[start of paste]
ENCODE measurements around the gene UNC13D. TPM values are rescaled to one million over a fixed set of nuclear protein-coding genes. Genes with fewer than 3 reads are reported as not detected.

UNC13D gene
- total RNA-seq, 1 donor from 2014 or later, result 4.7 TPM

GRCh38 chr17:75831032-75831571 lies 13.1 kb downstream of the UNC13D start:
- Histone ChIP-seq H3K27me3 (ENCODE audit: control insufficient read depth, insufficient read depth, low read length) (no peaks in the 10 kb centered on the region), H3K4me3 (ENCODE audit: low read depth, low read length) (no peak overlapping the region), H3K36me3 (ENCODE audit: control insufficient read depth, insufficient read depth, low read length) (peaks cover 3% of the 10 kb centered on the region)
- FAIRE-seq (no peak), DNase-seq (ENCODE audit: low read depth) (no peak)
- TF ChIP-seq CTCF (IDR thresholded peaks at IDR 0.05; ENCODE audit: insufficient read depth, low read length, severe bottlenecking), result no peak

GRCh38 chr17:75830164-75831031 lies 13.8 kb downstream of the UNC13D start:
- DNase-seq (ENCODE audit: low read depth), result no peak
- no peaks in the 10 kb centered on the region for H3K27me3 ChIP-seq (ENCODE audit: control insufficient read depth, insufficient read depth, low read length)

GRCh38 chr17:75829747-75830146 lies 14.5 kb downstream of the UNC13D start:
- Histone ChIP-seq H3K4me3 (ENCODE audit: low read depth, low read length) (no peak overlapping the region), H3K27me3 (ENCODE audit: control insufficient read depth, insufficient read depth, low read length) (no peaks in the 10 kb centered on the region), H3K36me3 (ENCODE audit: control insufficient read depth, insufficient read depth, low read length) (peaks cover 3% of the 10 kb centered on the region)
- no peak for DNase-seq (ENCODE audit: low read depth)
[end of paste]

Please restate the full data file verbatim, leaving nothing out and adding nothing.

ENCODE measurements around the gene UNC13D. TPM values are rescaled to one million over a fixed set of nuclear protein-coding genes. Genes with fewer than 3 reads are reported as not detected.

UNC13D gene
- total RNA-seq, 1 donor from 2014 or later, result 4.7 TPM

GRCh38 chr17:75831032-75831571 lies 13.1 kb downstream of the UNC13D start:
- Histone ChIP-seq H3K27me3 (ENCODE audit: control insufficient read depth, insufficient read depth, low read length) (no peaks in the 10 kb centered on the region), H3K4me3 (ENCODE audit: low read depth, low read length) (no peak overlapping the region), H3K36me3 (ENCODE audit: control insufficient read depth, insufficient read depth, low read length) (peaks cover 3% of the 10 kb centered on the region)
- FAIRE-seq (no peak), DNase-seq (ENCODE audit: low read depth) (no peak)
- TF ChIP-seq CTCF (IDR thresholded peaks at IDR 0.05; ENCODE audit: insufficient read depth, low read length, severe bottlenecking), result no peak

GRCh38 chr17:75830164-75831031 lies 13.8 kb downstream of the UNC13D start:
- DNase-seq (ENCODE audit: low read depth), result no peak
- no peaks in the 10 kb centered on the region for H3K27me3 ChIP-seq (ENCODE audit: control insufficient read depth, insufficient read depth, low read length)

GRCh38 chr17:75829747-75830146 lies 14.5 kb downstream of the UNC13D start:
- Histone ChIP-seq H3K4me3 (ENCODE audit: low read depth, low read length) (no peak overlapping the region), H3K27me3 (ENCODE audit: control insufficient read depth, insufficient read depth, low read length) (no peaks in the 10 kb centered on the region), H3K36me3 (ENCODE audit: control insufficient read depth, insufficient read depth, low read length) (peaks cover 3% of the 10 kb centered on the region)
- no peak for DNase-seq (ENCODE audit: low read depth)